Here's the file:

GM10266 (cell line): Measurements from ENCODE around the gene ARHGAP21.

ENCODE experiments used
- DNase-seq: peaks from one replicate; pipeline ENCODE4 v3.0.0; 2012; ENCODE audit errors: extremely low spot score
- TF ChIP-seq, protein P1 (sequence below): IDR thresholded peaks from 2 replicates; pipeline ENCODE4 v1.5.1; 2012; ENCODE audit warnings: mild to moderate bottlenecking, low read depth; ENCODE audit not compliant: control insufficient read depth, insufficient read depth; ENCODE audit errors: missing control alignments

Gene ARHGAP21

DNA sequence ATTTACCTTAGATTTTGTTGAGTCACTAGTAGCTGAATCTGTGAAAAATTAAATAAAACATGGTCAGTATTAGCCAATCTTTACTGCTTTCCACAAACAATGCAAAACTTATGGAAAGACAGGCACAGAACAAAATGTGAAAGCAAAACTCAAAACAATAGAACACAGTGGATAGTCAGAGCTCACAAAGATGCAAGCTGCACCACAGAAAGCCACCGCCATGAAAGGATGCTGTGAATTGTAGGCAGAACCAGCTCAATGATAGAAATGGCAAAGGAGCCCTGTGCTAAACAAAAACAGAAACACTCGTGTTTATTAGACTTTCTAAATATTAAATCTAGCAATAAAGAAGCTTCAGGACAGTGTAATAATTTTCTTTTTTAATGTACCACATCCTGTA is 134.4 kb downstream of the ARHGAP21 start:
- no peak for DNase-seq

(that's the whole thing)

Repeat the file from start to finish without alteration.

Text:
GM10266 (cell line): Measurements from ENCODE around the gene ARHGAP21.

ENCODE experiments used
- DNase-seq: peaks from one replicate; pipeline ENCODE4 v3.0.0; 2012; ENCODE audit errors: extremely low spot score
- TF ChIP-seq, protein P1 (sequence below): IDR thresholded peaks from 2 replicates; pipeline ENCODE4 v1.5.1; 2012; ENCODE audit warnings: mild to moderate bottlenecking, low read depth; ENCODE audit not compliant: control insufficient read depth, insufficient read depth; ENCODE audit errors: missing control alignments

Gene ARHGAP21

DNA sequence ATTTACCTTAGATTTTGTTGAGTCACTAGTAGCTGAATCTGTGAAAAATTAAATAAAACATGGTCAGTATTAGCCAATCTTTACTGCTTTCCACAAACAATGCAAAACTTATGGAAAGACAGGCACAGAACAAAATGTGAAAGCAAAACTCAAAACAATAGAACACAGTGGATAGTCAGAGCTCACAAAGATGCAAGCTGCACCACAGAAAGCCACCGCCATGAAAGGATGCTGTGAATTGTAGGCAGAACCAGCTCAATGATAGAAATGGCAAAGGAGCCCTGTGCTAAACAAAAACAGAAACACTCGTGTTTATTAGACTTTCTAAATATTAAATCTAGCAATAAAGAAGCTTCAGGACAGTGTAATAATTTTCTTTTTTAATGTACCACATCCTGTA is 134.4 kb downstream of the ARHGAP21 start:
- no peak for DNase-seq